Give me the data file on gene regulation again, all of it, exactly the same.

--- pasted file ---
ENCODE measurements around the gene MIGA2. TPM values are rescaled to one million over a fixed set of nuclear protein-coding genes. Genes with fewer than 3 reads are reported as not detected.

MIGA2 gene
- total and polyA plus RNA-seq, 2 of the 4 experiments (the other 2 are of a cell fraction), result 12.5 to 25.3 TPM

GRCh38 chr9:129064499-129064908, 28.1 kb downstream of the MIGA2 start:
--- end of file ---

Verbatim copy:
ENCODE measurements around the gene MIGA2. TPM values are rescaled to one million over a fixed set of nuclear protein-coding genes. Genes with fewer than 3 reads are reported as not detected.

MIGA2 gene
- total and polyA plus RNA-seq, 2 of the 4 experiments (the other 2 are of a cell fraction), result 12.5 to 25.3 TPM

GRCh38 chr9:129064499-129064908, 28.1 kb downstream of the MIGA2 start: